, Volume 137, Issue 1, pp 63–72

Assessing the genetic diversity of Portuguese maize germplasm using microsatellite markers

  • M.C. Vaz Patto
  • Z. Satovic
  • S. Pêgo
  • P. Fevereiro


A collection of Portuguese maize accessions representing a valuable source of genes for introduction into modern cultivars is stored at the Portuguese Plant Germplasm Bank (Banco Português de Germoplasma Vegetal—BPGV). To assess genetic diversity among inbreds, microsatellite analysis was carried out for 54 inbred lines representing the diversity of Portuguese dent and flint maize germplasm. Fifty American and other European elite inbreds were also analysed for comparison. Fifteen microsatellite loci distributed throughout the maize genome were chosen based on their repeat unit and base composition. A total of 80 alleles were detected with an average allele number of 5.33 per locus. Polymorphism information content (PIC) values and observed genetic distances showed the existence of large variability among inbreds. Cluster analysis indicated that almost all of the inbreds could be distinguished from each other and Portuguese inbreds were present in all clusters formed. These associations were consistent with the known pedigree records of the inbreds, confirming a mixed origin of Portuguese materials. Comparative analysis of microsatellite diversity among groups was established according to important traits for both breeding and line identification. This revealed that, although most of the genetic diversity (>95%) was attributable to differences among inbreds of different groups, the existence of phenotypic differentiation in endosperm colour, kernel type and cob colour could be suggested for grouping. These findings support the joint use of molecular and morphological traits in management of the germplasm collection. In this study, SSR markers proved to be effective to characterise and identify maize inbred lines, and demonstrate associations among them.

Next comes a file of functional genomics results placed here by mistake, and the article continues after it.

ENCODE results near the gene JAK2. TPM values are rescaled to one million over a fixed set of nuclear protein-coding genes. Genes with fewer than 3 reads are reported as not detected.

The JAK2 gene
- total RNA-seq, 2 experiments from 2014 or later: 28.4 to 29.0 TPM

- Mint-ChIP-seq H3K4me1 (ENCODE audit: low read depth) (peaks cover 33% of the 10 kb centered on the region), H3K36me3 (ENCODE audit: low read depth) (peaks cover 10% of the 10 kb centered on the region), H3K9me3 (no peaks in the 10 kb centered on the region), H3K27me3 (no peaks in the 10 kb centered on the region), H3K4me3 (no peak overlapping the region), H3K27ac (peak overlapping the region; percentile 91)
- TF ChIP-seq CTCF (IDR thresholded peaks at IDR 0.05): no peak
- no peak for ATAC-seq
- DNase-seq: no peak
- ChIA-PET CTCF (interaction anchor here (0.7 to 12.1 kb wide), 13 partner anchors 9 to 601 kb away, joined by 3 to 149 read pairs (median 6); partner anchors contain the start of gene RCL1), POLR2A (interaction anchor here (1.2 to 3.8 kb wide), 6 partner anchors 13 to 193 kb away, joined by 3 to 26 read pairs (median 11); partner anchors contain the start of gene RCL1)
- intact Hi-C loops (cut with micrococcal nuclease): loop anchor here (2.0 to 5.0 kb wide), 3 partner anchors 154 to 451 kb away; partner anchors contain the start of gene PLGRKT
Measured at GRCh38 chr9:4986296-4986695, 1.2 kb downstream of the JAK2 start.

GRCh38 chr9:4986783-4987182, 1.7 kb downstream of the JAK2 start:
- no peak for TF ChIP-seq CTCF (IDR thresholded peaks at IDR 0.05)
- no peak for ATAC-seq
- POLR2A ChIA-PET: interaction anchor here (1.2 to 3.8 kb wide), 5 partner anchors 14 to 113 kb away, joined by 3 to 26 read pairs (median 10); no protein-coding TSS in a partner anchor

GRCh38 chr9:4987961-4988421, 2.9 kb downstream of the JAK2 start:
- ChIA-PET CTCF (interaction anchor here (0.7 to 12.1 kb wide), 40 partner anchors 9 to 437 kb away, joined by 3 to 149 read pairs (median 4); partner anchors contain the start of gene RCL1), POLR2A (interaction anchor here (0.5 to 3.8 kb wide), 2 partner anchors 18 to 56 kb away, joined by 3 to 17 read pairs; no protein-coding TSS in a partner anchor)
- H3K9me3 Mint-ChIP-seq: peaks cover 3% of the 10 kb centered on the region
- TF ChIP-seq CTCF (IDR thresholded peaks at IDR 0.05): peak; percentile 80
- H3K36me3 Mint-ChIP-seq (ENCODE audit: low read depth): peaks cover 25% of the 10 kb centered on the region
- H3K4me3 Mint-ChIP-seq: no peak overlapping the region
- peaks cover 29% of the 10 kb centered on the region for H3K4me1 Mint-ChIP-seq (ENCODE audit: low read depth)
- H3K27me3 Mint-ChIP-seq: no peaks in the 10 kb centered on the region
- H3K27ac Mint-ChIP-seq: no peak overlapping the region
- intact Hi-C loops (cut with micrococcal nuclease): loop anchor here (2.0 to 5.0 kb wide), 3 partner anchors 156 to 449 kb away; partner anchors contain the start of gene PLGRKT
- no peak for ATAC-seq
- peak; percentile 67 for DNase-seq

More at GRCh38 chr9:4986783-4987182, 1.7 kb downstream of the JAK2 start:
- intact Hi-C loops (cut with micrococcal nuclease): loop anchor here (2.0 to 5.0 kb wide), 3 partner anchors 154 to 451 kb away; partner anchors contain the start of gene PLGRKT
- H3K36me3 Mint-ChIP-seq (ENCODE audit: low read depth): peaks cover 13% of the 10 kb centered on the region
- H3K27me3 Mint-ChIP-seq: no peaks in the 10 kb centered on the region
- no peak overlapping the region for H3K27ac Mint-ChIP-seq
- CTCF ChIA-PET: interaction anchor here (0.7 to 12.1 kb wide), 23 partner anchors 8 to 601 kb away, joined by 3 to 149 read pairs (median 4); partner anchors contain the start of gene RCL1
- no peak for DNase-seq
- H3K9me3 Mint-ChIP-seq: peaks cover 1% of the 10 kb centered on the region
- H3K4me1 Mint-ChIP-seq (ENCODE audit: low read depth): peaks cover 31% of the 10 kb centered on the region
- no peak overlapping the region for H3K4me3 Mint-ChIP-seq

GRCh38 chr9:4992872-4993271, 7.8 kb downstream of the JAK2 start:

AMOVA genetic diversity maize microsatellite Zea mays


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Copyright information

© Kluwer Academic Publishers 2004

Authors and Affiliations

  • M.C. Vaz Patto
    • 1
  • Z. Satovic
    • 2
  • S. Pêgo
    • 3
  • P. Fevereiro
    • 1
  1. 1.Instituto de Tecnologia Química e Biológica (ITQB)Plant Cell Biotechnology LabOeirasPortugal
  2. 2.Faculty of Agriculture, Department of Seed Science and TechnologyUniversity of ZagrebZagrebCroatia
  3. 3.Estação Agronómica Nacional (EAN)OeirasPortugal

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